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Career: Philosopher

A Day in the life of a Philosopher

What is the nature of truth? The meaning of life? The ideal structure of a society? Philosophers spend their lives attempting to answer questions like these. A taste for intellectual debate is a must in this profession. If you enjoy abstractions, you'll probably enjoy being a philosopher, but be warned: It's a tough way to pay the rent. Most philosophers make their livings as college professors (see Professor), but there aren't many full-time teaching positions in philosophy, and philosophers do not have outside employment opportunities the way engineers or economists do. The French government has occasionally employed its own philosophers, once hiring noted philosopher Michel Foucault to serve on a committee to rewrite the French penal code, but the U.S. government is not known for this practice. For those who do find teaching positions in philosophy, the work is quite similar to that of other professors in the humanities. Aside from teaching responsibilities, which usually occupy approximately twelve hours per week, one's time is largely one's own. Professors stay busy, however; long hours are the norm, but the work is a pleasure if you enjoy reading and writing about philosophy, and why else would you enter the field? Particularly in the first few years, philosophy involves a lot of writing, as a young philosophy professor's publishing record is an important part of the tenure evaluation. Once tenured, however, philosophers can probably live the closest approximation of a life of pure contemplation in our society. You can become a philosopher simply by deciding to call yourself one. If thinking about life is practicing philosophy, who's to say that you have to be paid by a university to do it? Henry David Thoreau retreated from his fellow human beings, built a cabin at Walden Pond, and wrote books of philosophy. It helps to get published, of course, but you don't necessarily have to care whether other people follow and study your philosophy.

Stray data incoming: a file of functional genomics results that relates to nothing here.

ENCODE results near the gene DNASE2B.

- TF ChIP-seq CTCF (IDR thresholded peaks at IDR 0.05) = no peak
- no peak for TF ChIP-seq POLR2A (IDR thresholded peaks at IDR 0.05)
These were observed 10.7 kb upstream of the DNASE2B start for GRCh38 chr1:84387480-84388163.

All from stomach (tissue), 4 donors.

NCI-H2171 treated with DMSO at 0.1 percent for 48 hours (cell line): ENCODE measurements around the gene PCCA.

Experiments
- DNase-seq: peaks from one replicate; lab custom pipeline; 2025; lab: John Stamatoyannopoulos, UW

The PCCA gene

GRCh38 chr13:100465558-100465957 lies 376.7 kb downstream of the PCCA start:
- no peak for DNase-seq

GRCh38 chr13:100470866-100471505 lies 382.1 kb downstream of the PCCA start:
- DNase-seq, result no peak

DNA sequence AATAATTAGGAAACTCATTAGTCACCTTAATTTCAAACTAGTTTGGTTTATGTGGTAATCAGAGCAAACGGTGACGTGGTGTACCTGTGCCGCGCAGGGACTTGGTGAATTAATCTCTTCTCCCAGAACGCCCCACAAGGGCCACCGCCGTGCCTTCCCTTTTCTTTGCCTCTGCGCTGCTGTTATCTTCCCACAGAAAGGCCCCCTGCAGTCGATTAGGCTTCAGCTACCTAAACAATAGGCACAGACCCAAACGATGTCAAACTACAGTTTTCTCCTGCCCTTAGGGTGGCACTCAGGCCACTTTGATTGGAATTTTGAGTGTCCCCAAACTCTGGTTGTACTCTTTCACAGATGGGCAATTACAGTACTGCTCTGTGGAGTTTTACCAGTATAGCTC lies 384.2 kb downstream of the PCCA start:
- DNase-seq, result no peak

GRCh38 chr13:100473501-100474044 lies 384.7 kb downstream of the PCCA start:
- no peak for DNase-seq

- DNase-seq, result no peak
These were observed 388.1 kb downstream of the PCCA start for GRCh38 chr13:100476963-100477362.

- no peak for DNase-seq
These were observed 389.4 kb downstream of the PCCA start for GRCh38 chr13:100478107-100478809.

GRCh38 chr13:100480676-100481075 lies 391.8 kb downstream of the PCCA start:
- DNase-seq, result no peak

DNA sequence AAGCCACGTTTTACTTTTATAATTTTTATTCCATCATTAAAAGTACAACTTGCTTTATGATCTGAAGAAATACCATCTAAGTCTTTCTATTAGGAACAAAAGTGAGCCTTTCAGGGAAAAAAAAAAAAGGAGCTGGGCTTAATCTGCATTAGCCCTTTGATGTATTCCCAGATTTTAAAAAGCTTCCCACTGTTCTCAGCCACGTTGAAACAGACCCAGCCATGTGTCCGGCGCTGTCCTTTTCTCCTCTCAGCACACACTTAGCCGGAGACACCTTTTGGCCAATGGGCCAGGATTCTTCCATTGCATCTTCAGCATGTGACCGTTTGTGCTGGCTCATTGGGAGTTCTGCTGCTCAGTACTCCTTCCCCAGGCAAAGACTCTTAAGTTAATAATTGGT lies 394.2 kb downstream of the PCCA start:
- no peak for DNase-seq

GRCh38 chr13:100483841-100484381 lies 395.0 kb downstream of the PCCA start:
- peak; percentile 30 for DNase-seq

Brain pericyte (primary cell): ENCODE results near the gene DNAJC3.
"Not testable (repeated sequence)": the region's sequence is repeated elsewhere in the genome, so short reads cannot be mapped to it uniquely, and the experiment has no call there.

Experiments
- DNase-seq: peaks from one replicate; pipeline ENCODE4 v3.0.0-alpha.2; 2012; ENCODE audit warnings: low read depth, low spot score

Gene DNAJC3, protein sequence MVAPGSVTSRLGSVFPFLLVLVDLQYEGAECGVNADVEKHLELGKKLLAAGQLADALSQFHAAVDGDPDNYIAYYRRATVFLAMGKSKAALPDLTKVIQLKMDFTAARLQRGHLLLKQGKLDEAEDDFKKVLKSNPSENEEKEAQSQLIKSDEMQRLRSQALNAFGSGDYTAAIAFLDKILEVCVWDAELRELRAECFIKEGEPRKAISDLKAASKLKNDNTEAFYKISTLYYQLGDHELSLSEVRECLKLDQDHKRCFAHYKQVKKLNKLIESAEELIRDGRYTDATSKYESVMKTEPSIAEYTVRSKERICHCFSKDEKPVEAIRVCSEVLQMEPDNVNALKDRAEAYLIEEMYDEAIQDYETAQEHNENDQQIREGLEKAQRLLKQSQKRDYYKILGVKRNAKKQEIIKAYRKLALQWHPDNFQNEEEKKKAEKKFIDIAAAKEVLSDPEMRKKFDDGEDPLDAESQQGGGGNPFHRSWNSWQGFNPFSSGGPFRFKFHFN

Paying Your Dues

Unless you plan on taking the Walden Pond approach, a Ph.D. in philosophy is a prerequisite in this field. This involves five to seven years of study after completion of a college degree, including two to three years of course work. The rest of the time is spent writing a dissertation, which must be an original manuscript analyzing some aspect of philosophy. More so than in many of the other humanities professions, philosophy departments specialize, choosing to have a majority of analytic philosophers, continental philosophers, comparative philosophers, or some other branch of the field. The young philosopher's choice of a dissertation topic, therefore, has a significant impact upon the institutions where jobs will be available at graduation. Like all the academic disciplines, relationships with senior faculty are extremely important in finding a job, as positions are often filled through recommendations from colleagues.

Associated Careers

People with training in philosophy turn up in a wide variety of fields. The training is flexible enough that philosophers can become bankers, writers, policy analysts, or almost any other profession imaginable. Perhaps because the training includes substantial elements of political philosophy, many people decide to go from philosophy to the legal profession. (Besides, lawyers have a better chance of making a living.)

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